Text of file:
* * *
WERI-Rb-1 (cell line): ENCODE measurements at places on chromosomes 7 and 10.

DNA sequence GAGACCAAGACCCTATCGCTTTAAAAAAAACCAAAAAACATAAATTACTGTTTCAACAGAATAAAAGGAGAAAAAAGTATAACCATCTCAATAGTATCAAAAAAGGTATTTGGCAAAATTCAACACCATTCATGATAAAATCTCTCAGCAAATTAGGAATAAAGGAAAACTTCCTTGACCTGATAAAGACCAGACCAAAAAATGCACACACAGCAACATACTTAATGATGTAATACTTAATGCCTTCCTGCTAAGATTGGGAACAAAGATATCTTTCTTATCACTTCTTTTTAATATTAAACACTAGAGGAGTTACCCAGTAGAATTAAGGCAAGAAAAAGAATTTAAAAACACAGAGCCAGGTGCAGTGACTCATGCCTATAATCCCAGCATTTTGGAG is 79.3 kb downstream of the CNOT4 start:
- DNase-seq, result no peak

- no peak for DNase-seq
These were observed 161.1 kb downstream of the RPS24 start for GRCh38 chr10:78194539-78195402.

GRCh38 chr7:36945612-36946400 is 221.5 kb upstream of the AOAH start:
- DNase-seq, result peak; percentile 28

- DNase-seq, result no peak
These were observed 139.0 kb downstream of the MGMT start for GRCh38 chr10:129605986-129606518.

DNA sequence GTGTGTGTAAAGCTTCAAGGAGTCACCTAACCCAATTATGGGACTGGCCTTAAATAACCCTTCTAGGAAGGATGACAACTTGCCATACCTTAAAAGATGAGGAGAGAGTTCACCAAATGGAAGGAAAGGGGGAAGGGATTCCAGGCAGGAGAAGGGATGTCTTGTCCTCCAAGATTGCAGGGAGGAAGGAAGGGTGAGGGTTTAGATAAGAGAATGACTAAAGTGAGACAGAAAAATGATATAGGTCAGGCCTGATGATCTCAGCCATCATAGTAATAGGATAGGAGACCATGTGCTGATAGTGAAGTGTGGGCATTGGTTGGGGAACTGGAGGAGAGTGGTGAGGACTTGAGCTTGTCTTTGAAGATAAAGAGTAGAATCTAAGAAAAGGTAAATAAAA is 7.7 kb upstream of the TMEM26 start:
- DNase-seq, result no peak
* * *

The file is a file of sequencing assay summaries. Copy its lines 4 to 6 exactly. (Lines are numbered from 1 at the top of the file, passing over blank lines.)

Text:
- no peak for DNase-seq
These were observed 161.1 kb downstream of the RPS24 start for GRCh38 chr10:78194539-78195402.

GRCh38 chr7:36945612-36946400 is 221.5 kb upstream of the AOAH start: